USAA IT chief exits

When Steve Yates was hired as CIO of USAA in mid-1999, the financial services company's IT expenses were rising twice as fast as its revenue. In less than five years, Yates transformed USAA's IT department into ITCO, a subsidiary with its own profit and loss lines. Over the past three years, USAA's IT expenses dropped dramatically. Revenue skyrocketed.

That's why CIO prominently featured Yates and his USAA team in its May 1 special issue on "How to Run I.T. Like a Business."

Yet, less than two weeks later, Yates was gone from USAA. It was not immediately clear whether Yates was fired or had left on his own. After his departure on May 10, USAA would confirm only that Yates no longer works at the company. Greg Schwartz, senior vice president of enterprise solutions under Yates, will head up IT at USAA, according to spokeswoman Katie Spring. Attempts to reach Yates were unsuccessful. A former aide at USAA says he was going to spend time with his family.

The circumstances surrounding Yates' unexpected exit raise questions about whether Yates was caught in a controversy in his company's hometown about USAA's use of offshore IT contractors.

The local media in San Antonio, Texas, has started to draw attention to the IT work that USAA sends offshore, such as some of its application development. USAA is the city's largest employer and a community pillar--a local expressway is even named after the former CEO, Robert F. McDermott. Whatever happens at USAA is news in San Antonio, says Ramiro Cavazos, the city's director of economic development.

In 2001, USAA laid off 1,400 employees, including an unspecified number of IT workers. Around this time, USAA started outsourcing some of its IT work to India. In September 2003, The San Antonio Express-News reported that about 20 percent of Yates' ITCO employees--close to 500 workers--were from Tata Consultancy Services, the giant Indian outsourcing vendor. In February, San Antonio TV station WOAI ran a news report featuring former USAA employees who said they were replaced by workers from India. The broadcast included a video of USAA CEO Bob Davis citing the superiority of offshore IT talent. "We do (outsourcing) because it helps us get our projects done, and because the level of expertise of this technology, these technology companies and individuals is incredible," Davis says on the tape. "I mean, if we could get this same thing in the United States, we'd do it. It's not available. It's not here. It just doesn't exist."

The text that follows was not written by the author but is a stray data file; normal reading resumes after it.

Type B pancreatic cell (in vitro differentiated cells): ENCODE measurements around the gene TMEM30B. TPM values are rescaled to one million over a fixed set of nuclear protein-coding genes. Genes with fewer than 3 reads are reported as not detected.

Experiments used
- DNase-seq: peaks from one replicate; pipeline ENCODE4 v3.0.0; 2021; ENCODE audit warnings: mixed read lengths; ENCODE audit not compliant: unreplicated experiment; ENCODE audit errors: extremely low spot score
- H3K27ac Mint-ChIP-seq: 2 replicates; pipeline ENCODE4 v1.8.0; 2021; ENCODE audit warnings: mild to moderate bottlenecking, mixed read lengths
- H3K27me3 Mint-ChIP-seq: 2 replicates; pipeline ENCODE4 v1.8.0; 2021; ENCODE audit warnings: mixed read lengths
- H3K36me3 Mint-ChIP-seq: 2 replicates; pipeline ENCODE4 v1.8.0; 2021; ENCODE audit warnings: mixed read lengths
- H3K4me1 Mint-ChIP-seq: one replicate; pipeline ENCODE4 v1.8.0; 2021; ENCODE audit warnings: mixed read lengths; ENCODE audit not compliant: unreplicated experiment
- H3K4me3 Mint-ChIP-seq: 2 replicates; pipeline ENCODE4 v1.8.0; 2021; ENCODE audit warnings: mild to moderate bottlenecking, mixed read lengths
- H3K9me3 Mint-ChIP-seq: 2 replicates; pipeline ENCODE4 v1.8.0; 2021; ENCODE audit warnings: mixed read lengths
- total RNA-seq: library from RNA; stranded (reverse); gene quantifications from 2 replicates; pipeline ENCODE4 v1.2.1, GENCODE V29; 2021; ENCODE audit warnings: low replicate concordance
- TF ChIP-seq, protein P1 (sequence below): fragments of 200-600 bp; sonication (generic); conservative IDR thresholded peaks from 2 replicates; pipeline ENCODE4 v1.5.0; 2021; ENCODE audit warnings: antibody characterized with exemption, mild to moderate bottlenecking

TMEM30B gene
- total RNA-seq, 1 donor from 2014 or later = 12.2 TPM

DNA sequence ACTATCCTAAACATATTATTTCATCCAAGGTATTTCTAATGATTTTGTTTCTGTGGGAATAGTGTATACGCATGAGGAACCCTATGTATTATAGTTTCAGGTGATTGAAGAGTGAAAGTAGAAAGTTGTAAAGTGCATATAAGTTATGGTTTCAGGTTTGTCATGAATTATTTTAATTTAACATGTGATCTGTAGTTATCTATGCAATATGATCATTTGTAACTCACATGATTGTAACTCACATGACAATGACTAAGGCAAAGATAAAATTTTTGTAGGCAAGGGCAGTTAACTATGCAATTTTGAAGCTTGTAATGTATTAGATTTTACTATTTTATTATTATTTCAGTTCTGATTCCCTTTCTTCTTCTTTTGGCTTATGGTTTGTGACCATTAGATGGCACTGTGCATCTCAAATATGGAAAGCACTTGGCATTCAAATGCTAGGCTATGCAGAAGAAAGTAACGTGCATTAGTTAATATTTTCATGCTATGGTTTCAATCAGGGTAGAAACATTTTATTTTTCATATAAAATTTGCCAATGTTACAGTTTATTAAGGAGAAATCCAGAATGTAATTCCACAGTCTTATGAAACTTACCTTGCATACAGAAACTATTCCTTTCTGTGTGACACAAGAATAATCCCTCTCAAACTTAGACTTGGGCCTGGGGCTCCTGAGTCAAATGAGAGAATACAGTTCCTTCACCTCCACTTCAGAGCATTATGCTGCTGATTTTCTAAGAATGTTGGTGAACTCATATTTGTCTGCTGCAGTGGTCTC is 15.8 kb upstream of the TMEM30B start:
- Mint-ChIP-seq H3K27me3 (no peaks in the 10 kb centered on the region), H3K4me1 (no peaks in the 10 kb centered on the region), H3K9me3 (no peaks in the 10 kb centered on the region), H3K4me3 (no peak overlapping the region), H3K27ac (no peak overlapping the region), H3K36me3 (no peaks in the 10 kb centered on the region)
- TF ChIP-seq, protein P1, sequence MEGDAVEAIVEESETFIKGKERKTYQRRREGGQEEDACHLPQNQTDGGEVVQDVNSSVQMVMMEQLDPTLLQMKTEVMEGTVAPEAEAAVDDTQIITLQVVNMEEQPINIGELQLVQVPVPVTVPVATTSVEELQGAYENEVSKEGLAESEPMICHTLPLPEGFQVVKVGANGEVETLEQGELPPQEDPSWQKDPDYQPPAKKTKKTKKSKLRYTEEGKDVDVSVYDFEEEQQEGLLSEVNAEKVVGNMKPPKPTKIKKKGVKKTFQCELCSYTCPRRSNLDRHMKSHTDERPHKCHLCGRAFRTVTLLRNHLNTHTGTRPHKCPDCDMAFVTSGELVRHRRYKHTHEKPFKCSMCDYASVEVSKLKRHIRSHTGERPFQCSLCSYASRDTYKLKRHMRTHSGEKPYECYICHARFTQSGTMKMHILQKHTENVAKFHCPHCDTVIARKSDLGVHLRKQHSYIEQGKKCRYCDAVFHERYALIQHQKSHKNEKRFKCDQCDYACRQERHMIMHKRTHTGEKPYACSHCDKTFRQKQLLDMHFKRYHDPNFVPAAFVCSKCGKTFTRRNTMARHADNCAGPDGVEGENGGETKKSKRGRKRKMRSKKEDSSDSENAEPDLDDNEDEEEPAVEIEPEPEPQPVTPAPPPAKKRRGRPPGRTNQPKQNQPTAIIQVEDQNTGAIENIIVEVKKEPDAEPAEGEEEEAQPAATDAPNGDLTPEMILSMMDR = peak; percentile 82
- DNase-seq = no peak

In the same broadcast report, Yates responded on camera to former workers' complaints that USAA had replaced Americans with foreigners by saying, "I can see where you could draw that conclusion. That wasn't the intent. If we've gotten there, we kind of backed into it."

The story, picked up by the local newspaper, caused a stir in San Antonio. On April 26, USAA filed suit in Bexar County District Court against the TV reporter who aired the story, Tanji Patton, and WOAI owner Clear Channel Communications. The lawsuit claims that the video and other USAA documents used in the report are trade secrets, and that Patton obtained them from unnamed sources without the company's consent. Yates is not named in any of the court documents filed as of May 13. Officials for both WOAI and Clear Channel declined to comment on the case.

Yates' departure from USAA is surprising, says Phil Schneidermeyer, a CIO recruiter for Highland Partners, because he excelled at a rare kind of job--an IT executive who leads an entire business organization. "I would have assumed (Yates) would be at USAA forever. At least until he resigned," Schneidermeyer says.

While it is not clear if the media reports caused Yates to leave USAA, Schneidermeyer says it can be "a very risky thing" for executives to talk publicly about controversial issues. "It doesn't get any riskier at this moment in time than talking about offshore outsourcing," he adds.

Whether or not Yates left voluntarily, his prospects for another IT leadership position are quite good. "More companies are running their IT organizations like a business. And those CIOs that have taken it to the next level, wherein it is actually a P&L, have been and continue to be in demand," says Schneidermeyer, who previously placed Yates as Rockwell Automation's CIO. "(Yates) had quite a run at USAA and Rockwell. He is one of the few who really do run IT like a business."

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